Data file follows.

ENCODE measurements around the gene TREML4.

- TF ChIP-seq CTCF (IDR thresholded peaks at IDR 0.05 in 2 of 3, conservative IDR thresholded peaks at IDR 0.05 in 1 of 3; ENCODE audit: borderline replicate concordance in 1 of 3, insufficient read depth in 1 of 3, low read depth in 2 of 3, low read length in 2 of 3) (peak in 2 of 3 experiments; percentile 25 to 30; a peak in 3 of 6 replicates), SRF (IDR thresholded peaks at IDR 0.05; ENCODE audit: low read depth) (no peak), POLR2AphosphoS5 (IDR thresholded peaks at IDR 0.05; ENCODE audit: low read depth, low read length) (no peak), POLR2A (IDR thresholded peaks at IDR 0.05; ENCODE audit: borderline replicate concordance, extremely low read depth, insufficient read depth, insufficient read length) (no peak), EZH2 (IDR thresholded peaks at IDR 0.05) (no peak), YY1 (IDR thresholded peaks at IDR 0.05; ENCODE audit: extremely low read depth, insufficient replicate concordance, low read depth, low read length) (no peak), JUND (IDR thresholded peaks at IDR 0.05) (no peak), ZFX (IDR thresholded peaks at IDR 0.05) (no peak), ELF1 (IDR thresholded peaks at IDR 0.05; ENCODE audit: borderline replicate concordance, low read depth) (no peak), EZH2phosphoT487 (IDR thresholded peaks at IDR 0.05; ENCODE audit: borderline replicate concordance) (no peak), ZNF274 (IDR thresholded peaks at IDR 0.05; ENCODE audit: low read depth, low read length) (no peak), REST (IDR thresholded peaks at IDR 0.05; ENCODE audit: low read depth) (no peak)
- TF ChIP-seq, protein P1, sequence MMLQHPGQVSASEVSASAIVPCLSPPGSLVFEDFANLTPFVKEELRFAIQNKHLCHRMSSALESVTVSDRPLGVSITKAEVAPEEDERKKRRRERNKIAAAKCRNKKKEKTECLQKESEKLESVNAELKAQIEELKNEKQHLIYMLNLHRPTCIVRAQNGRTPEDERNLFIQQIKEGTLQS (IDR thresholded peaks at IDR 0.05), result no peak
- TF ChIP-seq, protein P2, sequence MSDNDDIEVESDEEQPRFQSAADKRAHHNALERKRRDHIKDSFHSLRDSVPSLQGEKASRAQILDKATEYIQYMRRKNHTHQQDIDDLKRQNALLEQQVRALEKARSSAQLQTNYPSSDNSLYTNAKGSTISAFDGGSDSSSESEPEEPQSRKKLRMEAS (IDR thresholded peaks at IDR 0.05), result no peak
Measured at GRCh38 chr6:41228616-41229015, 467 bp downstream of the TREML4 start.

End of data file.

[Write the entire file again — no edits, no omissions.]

ENCODE measurements around the gene TREML4.

- TF ChIP-seq CTCF (IDR thresholded peaks at IDR 0.05 in 2 of 3, conservative IDR thresholded peaks at IDR 0.05 in 1 of 3; ENCODE audit: borderline replicate concordance in 1 of 3, insufficient read depth in 1 of 3, low read depth in 2 of 3, low read length in 2 of 3) (peak in 2 of 3 experiments; percentile 25 to 30; a peak in 3 of 6 replicates), SRF (IDR thresholded peaks at IDR 0.05; ENCODE audit: low read depth) (no peak), POLR2AphosphoS5 (IDR thresholded peaks at IDR 0.05; ENCODE audit: low read depth, low read length) (no peak), POLR2A (IDR thresholded peaks at IDR 0.05; ENCODE audit: borderline replicate concordance, extremely low read depth, insufficient read depth, insufficient read length) (no peak), EZH2 (IDR thresholded peaks at IDR 0.05) (no peak), YY1 (IDR thresholded peaks at IDR 0.05; ENCODE audit: extremely low read depth, insufficient replicate concordance, low read depth, low read length) (no peak), JUND (IDR thresholded peaks at IDR 0.05) (no peak), ZFX (IDR thresholded peaks at IDR 0.05) (no peak), ELF1 (IDR thresholded peaks at IDR 0.05; ENCODE audit: borderline replicate concordance, low read depth) (no peak), EZH2phosphoT487 (IDR thresholded peaks at IDR 0.05; ENCODE audit: borderline replicate concordance) (no peak), ZNF274 (IDR thresholded peaks at IDR 0.05; ENCODE audit: low read depth, low read length) (no peak), REST (IDR thresholded peaks at IDR 0.05; ENCODE audit: low read depth) (no peak)
- TF ChIP-seq, protein P1, sequence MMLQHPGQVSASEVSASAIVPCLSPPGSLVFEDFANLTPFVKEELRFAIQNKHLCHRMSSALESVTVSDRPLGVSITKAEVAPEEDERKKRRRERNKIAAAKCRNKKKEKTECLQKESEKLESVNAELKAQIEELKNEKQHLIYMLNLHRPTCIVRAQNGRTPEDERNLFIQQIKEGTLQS (IDR thresholded peaks at IDR 0.05), result no peak
- TF ChIP-seq, protein P2, sequence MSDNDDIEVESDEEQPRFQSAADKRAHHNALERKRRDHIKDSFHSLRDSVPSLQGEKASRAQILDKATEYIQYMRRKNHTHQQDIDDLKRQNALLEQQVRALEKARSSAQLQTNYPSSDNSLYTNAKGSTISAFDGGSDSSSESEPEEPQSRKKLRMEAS (IDR thresholded peaks at IDR 0.05), result no peak
Measured at GRCh38 chr6:41228616-41229015, 467 bp downstream of the TREML4 start.